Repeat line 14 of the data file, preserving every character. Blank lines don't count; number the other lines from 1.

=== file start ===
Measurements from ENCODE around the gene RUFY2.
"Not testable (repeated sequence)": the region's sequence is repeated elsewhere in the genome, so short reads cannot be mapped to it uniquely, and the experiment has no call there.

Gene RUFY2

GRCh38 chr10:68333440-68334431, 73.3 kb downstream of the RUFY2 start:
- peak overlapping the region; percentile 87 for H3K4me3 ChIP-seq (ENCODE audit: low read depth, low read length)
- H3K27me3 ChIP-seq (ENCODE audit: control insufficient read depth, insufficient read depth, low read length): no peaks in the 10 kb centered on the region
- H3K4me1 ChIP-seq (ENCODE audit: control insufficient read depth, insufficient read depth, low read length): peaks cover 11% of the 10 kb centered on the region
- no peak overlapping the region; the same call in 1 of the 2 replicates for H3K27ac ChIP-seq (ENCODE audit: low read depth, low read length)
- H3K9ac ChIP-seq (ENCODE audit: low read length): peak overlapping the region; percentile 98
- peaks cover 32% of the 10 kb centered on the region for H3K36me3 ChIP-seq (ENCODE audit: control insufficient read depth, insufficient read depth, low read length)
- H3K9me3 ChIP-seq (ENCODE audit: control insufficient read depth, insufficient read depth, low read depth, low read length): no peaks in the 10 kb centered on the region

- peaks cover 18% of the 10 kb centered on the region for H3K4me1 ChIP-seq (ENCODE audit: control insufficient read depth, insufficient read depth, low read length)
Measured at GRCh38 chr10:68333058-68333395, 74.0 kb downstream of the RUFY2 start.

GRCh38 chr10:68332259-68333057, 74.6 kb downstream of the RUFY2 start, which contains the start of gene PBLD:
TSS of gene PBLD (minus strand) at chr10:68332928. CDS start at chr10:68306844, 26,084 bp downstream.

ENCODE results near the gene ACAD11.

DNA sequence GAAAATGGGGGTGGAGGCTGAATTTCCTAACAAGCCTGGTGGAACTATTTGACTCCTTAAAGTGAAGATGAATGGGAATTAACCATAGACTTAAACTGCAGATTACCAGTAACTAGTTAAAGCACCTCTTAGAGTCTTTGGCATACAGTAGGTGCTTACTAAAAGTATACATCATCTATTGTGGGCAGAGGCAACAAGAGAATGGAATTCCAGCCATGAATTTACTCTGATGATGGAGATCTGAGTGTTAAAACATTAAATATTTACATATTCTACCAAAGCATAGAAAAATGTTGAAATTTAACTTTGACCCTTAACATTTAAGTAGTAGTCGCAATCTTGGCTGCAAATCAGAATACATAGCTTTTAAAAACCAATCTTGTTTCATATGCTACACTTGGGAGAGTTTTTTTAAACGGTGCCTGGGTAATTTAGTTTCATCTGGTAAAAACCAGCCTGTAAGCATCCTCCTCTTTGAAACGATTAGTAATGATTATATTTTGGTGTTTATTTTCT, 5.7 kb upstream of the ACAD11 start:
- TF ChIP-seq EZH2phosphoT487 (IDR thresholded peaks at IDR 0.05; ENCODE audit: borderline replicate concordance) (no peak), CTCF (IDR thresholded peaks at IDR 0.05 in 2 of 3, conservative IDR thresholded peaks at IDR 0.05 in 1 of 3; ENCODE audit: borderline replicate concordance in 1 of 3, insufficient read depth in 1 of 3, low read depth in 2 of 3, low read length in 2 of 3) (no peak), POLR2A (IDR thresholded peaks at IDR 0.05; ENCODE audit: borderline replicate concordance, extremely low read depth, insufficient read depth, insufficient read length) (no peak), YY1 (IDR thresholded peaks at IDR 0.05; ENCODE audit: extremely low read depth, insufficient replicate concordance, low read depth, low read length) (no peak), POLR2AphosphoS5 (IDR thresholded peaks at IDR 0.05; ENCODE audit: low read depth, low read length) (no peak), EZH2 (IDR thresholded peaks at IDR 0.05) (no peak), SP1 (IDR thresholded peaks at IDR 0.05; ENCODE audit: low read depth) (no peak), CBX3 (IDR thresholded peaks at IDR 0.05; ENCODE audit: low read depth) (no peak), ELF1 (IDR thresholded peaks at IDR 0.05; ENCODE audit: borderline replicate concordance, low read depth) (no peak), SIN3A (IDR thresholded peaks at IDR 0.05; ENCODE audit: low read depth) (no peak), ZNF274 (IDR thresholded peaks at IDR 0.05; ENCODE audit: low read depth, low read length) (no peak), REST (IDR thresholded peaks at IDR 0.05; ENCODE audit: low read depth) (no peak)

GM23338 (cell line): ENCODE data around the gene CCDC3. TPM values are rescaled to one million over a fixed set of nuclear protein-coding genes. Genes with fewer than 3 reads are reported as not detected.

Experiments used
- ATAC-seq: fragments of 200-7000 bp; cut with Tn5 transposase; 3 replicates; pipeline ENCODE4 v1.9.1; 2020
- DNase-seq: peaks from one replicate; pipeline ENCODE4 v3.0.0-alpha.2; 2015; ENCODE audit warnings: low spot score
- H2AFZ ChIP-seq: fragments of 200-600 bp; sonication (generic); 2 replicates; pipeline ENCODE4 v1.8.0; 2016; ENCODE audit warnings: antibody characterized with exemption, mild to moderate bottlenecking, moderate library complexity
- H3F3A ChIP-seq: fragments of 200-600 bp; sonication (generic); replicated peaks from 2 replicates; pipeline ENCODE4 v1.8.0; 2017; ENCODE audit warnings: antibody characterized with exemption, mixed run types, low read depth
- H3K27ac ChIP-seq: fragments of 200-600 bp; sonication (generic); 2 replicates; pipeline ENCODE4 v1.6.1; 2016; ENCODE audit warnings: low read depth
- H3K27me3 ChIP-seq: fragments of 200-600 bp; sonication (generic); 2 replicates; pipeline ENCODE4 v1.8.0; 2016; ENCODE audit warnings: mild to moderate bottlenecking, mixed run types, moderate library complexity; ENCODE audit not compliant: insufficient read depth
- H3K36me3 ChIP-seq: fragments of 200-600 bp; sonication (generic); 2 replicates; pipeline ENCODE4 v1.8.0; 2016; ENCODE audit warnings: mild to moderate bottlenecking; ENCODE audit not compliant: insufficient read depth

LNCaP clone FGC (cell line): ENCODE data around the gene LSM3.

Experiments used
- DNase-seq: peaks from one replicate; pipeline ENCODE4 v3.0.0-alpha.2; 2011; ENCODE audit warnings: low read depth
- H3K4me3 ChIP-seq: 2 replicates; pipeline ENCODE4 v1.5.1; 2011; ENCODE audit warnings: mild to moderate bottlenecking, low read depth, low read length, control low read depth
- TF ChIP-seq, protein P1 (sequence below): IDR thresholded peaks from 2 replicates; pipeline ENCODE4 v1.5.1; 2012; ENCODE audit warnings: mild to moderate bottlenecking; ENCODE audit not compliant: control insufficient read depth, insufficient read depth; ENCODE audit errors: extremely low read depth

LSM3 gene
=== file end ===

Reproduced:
GRCh38 chr10:68332259-68333057, 74.6 kb downstream of the RUFY2 start, which contains the start of gene PBLD: